into your fabric, knowing that this dress is going to look amazing.
my dress I have used this beautiful red and white floral print cotton
and linen blend Dressmaking Fabric from Minerva Crafts for just £5.99 a metre. I chose
this because it is heavy enough to show off the fullness of the skirt
and light enough to be breathable in warmer weather. I just love how
bright and cheerful it is, it will be perfect for summer.
I sign off I am going to leave you with a few more points to remember
when you are making up your final dress:-
all from me. I hope you enjoyed this tutorial. Many thanks to Minerva
Crafts for hosting me and do check out my blog www.wendystitch.com for more of my makes and tutorials.
Posted in Product Reviews on Friday the 3rd February 2017 by Annette
You know I love my browns and beige's! So you can imagine how I felt when I spied this first fabric on the shelf here at Minerva. Not sure whether I'm into feathers but the overall effect of this fabric is simply stunning and certainly caught my eye. This gorgeous Satin Fabric
is 100% polyester, has the most fantastic drape and is priced not too harshly at £11.99 per mt.
I do like to source sewing patterns that we tend to 'skim' over when looking through the pattern books or browsing the website. One such pattern is New Look Pattern
There are 4 lines full of suggested fabrics on this pattern from lightweight denim to wool blends and from taffeta to jersey. So I was sure this fabric would be suitable and yes right in the middle of the suggested fabrics stood satin. Looking at version D made me think of this very 'busy' fabric being suitable, I know version D is only a drawing but it does give you a good idea.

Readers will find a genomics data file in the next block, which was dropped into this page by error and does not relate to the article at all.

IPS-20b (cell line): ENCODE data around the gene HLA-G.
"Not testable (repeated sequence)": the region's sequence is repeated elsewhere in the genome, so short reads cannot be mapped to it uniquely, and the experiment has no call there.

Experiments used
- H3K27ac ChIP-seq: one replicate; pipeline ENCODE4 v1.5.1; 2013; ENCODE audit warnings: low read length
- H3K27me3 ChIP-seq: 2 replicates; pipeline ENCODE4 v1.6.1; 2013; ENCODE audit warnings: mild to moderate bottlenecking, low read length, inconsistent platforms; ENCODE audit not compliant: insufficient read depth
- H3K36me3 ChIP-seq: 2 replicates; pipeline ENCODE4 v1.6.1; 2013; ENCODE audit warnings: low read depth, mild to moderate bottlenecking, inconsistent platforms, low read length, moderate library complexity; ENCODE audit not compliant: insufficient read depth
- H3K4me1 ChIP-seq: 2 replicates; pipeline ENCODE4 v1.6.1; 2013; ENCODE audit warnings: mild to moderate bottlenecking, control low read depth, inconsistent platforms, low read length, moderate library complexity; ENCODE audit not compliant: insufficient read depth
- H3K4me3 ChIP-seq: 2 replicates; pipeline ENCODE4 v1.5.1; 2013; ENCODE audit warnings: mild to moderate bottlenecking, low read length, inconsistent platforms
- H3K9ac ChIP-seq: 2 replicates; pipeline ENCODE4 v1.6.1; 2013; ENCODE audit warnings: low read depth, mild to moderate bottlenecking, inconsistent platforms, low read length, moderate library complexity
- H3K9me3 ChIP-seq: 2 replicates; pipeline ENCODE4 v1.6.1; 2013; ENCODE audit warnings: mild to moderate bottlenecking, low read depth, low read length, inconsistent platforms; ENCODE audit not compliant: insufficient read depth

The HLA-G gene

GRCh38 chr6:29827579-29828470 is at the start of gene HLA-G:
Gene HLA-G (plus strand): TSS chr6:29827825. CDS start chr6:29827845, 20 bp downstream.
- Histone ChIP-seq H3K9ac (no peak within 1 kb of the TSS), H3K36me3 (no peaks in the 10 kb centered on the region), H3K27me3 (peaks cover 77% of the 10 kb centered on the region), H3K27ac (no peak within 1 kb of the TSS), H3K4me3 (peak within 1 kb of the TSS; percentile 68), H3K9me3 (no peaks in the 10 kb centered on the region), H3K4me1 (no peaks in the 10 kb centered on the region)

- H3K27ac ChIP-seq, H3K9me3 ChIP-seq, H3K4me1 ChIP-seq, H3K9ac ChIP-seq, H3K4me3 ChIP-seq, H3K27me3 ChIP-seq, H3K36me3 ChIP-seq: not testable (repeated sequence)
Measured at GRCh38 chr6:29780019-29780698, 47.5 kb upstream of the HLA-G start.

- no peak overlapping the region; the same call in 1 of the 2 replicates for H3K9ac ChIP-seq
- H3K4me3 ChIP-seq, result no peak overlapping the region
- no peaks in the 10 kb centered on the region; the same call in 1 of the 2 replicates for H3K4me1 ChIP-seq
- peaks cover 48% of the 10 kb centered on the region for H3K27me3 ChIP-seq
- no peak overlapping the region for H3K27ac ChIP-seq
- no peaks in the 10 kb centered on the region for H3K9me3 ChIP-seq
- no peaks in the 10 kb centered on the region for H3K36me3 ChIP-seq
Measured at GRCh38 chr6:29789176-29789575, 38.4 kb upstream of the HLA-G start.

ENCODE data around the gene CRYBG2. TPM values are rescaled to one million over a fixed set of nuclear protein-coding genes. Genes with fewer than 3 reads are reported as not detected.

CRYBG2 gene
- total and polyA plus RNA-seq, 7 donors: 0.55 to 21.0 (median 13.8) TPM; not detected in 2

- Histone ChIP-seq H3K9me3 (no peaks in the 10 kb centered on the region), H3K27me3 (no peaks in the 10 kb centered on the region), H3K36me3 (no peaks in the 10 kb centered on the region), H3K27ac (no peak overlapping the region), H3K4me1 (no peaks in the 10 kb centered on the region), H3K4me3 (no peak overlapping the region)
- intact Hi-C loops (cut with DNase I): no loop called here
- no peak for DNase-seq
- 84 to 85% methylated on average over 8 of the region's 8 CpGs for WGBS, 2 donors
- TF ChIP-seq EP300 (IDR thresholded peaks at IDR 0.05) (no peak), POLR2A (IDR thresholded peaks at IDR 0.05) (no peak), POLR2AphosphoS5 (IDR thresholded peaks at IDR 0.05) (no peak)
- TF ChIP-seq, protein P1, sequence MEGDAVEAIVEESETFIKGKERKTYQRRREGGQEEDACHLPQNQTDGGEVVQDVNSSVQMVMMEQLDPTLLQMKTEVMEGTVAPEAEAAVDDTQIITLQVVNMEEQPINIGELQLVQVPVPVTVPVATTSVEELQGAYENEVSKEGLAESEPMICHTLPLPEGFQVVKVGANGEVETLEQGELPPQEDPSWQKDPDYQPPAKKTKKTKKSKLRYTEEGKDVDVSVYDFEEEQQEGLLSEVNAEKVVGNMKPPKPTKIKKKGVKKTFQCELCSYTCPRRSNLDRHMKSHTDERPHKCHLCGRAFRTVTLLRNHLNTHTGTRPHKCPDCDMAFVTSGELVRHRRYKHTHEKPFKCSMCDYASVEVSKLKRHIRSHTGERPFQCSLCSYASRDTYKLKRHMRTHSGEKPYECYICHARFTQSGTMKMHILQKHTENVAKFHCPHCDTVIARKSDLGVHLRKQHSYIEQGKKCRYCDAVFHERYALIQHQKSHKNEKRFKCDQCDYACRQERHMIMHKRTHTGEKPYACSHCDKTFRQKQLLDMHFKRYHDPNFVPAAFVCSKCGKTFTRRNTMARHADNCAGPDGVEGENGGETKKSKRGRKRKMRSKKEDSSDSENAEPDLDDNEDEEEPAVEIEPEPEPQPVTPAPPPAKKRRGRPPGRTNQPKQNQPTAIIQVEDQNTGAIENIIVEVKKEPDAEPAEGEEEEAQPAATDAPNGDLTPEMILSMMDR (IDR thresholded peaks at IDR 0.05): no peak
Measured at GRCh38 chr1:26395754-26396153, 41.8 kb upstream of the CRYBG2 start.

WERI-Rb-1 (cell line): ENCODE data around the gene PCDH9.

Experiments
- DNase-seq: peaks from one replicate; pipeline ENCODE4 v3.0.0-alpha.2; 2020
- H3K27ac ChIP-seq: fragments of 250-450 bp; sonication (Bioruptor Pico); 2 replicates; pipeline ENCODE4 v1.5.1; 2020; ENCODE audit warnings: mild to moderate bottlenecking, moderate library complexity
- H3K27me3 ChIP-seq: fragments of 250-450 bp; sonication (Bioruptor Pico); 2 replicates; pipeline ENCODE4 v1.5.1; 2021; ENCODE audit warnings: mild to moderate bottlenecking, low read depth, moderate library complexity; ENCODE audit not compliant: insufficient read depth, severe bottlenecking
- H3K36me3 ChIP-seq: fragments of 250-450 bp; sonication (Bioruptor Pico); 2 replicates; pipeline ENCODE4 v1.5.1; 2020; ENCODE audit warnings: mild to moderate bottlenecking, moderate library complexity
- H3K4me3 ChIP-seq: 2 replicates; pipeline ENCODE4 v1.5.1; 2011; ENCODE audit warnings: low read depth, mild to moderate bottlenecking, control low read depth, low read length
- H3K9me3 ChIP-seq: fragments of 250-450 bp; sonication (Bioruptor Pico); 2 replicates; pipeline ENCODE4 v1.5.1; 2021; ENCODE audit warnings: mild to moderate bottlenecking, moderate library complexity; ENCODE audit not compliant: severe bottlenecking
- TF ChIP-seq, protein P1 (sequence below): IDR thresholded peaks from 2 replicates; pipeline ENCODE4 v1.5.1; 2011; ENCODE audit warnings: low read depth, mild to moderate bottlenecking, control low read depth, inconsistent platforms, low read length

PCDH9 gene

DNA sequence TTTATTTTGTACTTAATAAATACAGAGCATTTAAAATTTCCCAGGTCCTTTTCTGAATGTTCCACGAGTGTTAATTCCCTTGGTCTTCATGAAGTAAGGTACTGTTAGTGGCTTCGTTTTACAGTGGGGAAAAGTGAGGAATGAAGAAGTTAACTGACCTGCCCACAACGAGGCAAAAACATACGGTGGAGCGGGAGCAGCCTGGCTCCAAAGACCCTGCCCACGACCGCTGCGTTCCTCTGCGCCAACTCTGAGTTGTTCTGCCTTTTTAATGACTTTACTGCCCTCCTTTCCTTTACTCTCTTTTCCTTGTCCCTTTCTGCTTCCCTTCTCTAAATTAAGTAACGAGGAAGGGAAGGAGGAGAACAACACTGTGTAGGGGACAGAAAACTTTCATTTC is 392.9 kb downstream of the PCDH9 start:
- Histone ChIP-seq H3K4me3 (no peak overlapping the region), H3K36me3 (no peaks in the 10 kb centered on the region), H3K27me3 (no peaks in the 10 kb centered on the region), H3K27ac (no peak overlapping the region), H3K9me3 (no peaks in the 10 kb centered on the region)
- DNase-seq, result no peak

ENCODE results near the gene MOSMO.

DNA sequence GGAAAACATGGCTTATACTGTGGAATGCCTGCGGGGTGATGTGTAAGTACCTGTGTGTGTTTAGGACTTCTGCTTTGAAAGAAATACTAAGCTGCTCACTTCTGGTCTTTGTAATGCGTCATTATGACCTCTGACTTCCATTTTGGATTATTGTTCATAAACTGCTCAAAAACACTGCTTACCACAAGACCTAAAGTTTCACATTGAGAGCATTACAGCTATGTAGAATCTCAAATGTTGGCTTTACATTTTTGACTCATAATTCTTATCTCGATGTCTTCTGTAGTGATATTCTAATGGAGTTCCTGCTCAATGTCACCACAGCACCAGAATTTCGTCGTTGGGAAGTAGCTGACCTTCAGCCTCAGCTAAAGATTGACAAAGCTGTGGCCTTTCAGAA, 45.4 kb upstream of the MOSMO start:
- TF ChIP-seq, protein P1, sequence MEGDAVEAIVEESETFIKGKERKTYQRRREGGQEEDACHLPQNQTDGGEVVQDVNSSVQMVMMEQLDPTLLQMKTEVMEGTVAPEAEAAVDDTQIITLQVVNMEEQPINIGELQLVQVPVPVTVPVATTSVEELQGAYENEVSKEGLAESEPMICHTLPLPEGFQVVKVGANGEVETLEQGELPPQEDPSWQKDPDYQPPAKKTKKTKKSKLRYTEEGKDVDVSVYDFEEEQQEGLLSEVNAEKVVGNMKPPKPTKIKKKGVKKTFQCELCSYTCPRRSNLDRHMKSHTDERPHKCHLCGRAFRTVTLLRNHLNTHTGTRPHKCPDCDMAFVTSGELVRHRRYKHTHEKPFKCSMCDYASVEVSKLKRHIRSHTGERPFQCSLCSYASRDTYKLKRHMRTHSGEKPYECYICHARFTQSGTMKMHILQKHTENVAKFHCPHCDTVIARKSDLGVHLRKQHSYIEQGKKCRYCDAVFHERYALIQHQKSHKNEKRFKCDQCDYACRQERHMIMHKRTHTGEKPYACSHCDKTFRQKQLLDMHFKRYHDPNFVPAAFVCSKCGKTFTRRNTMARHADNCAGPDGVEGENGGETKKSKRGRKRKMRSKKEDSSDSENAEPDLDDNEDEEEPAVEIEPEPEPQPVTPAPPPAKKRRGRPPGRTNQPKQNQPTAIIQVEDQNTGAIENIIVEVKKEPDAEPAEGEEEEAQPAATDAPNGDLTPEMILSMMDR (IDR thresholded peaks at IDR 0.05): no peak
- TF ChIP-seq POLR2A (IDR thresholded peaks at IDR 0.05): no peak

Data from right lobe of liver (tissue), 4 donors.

I love the necklines on this pattern, version A and E has a classic round neckline but just look at the versions with a collar. It is most obvious on the real model version C. Apologies for mentioning Ponte Roma again but I can't help it haha - I just love it! Take a look at the marl brown colour in our Plain Ponte Fabric
range, with our Floral Shaped Buttons
What an amazing effect those buttons would make.
I couldn't resist showing you the red ponte too, along with these new Metal Buttons
, this time these buttons come in 3 sizes. I am showing you the large and middle sizes. These buttons have a silver rim and each little hole has a silver rim. So effective don't you think!
I must admit I am loving buttons at the moment, in fact sometimes I see a brilliant button and then find fabric or yarn to go with it! So here are some more Flowery Buttons
from the Dill range that look amazing on the claret ponte. (I love the other 3 colours in these as well, white, cream, peach and a taupe background, so pretty).
Version E looks so summery, I love the mustard they've displayed on the pattern and guess what we have something quite similar from the Michael Miller Fabric Range
. Yummy or what. This fabric is at the top end of our cotton price range at £14.99 per mt but take a look at the fabulous choice of colours.
If you like the idea of multicoloured spots then look no further than this Gorgeous Fabric
. This very contemporary design comes in just the one colourway but how gorgeous is that and at just £8.99 per mt it is quite affordable. (I'm just thinking how nice this would look in cushions mmmmm).